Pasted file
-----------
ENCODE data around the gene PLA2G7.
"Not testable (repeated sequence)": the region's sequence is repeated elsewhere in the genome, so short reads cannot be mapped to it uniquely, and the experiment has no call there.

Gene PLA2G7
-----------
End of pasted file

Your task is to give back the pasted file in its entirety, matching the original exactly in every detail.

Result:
ENCODE data around the gene PLA2G7.
"Not testable (repeated sequence)": the region's sequence is repeated elsewhere in the genome, so short reads cannot be mapped to it uniquely, and the experiment has no call there.

Gene PLA2G7